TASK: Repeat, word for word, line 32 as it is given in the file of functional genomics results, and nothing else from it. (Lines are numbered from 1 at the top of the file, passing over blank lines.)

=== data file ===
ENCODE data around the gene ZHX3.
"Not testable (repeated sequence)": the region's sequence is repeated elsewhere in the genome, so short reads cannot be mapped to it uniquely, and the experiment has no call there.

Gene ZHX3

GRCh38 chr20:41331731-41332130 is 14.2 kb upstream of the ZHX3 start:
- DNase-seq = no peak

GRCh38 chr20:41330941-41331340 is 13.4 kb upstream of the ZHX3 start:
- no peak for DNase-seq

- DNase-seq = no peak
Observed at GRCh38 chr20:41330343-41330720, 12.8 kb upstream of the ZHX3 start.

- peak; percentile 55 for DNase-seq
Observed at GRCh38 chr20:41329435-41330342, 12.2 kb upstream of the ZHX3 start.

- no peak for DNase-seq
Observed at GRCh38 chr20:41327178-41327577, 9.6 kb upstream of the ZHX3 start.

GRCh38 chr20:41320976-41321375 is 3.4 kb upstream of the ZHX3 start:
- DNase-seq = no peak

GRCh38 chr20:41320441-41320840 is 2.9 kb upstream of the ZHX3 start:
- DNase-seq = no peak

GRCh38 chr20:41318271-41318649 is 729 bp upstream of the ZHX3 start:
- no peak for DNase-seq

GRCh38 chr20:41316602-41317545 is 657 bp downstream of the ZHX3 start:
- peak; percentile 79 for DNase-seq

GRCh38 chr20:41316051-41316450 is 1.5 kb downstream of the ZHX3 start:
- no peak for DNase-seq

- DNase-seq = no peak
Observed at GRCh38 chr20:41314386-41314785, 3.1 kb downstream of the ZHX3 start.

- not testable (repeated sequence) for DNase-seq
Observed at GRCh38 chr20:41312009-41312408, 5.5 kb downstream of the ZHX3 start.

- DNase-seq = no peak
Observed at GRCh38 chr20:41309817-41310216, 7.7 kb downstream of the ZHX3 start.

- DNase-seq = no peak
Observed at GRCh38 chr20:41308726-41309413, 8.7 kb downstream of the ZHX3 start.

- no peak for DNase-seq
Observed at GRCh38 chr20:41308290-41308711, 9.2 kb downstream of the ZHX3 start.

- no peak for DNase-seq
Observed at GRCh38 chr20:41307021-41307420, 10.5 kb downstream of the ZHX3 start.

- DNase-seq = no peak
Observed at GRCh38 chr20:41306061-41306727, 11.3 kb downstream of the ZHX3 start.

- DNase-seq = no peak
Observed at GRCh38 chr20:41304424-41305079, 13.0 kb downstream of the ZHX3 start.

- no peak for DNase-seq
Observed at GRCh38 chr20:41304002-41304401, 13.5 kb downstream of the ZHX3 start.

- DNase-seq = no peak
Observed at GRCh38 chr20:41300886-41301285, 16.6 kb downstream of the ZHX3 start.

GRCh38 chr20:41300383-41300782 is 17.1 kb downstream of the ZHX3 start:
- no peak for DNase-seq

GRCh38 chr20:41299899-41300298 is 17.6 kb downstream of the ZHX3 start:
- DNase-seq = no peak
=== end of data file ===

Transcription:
- no peak for DNase-seq